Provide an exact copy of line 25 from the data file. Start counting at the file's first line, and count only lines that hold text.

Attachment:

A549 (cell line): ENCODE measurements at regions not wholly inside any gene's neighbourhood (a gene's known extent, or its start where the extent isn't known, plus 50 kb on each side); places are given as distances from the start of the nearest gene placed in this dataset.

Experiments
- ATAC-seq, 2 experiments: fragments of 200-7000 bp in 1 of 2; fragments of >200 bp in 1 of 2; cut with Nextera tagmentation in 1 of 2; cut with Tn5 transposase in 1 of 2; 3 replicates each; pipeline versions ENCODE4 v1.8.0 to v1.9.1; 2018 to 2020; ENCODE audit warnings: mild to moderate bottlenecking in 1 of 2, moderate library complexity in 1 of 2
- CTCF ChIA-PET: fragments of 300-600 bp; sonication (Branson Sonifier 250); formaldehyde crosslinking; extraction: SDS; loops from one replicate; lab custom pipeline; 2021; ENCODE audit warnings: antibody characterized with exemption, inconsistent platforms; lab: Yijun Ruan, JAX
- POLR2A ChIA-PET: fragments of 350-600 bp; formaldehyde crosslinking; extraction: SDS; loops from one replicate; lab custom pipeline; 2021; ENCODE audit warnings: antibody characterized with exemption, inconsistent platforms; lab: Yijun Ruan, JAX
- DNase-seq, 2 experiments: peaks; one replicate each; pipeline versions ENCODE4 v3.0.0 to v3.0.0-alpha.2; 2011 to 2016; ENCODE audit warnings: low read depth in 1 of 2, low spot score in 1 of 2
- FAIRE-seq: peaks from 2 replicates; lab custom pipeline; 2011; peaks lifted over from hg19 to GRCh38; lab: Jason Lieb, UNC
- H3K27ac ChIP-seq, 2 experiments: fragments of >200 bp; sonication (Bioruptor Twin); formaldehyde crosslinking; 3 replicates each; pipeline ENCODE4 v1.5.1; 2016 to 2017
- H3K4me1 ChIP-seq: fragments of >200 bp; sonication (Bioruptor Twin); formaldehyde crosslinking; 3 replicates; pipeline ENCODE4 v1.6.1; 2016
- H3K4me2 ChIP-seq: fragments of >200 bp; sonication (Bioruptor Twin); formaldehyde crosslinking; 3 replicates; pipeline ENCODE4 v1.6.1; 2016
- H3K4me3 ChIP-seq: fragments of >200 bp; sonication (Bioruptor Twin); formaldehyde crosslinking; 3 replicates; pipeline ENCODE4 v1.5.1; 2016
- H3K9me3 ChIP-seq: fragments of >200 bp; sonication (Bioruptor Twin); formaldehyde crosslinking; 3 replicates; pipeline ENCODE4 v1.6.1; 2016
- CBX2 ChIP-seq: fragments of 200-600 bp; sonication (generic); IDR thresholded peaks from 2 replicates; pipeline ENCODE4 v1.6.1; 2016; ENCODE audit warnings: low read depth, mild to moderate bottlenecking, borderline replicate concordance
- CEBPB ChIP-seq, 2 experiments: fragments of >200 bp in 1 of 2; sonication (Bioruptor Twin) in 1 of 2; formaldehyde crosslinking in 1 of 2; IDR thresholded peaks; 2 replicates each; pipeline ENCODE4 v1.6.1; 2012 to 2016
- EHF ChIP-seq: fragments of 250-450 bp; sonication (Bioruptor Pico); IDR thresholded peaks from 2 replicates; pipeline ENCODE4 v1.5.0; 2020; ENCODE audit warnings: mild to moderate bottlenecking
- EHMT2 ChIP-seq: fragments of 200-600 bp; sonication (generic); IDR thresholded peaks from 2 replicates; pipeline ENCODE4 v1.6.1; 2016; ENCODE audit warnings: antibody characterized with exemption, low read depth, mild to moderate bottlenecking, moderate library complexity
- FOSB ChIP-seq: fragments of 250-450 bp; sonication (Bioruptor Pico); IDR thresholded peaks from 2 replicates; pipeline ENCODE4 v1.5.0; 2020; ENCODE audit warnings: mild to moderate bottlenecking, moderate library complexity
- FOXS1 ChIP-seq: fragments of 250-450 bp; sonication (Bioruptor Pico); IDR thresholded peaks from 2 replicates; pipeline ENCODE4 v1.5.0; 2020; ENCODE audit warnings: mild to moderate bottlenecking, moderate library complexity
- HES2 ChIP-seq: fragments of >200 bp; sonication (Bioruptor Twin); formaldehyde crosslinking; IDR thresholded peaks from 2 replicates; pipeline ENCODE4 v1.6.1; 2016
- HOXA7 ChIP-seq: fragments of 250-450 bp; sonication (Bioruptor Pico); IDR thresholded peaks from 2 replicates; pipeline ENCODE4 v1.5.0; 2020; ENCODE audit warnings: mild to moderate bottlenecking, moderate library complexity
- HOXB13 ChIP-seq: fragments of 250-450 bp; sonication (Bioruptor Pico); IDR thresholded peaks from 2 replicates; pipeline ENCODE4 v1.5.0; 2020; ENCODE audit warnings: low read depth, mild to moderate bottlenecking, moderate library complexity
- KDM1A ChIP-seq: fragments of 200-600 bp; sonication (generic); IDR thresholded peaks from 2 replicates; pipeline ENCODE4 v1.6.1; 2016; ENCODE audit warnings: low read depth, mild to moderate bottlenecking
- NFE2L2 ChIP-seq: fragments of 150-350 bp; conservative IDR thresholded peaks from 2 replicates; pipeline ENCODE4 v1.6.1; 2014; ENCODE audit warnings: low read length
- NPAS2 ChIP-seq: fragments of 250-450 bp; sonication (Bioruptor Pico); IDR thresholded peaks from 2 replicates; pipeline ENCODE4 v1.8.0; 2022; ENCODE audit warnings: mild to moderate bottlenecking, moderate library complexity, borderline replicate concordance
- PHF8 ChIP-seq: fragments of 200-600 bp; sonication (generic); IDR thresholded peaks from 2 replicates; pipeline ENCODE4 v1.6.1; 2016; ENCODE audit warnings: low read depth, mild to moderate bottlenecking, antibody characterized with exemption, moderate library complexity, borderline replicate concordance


- PHF8 ChIP-seq: fragments of 200-600 bp; sonication (generic); IDR thresholded peaks from 2 replicates; pipeline ENCODE4 v1.6.1; 2016; ENCODE audit warnings: low read depth, mild to moderate bottlenecking, antibody characterized with exemption, moderate library complexity, borderline replicate concordance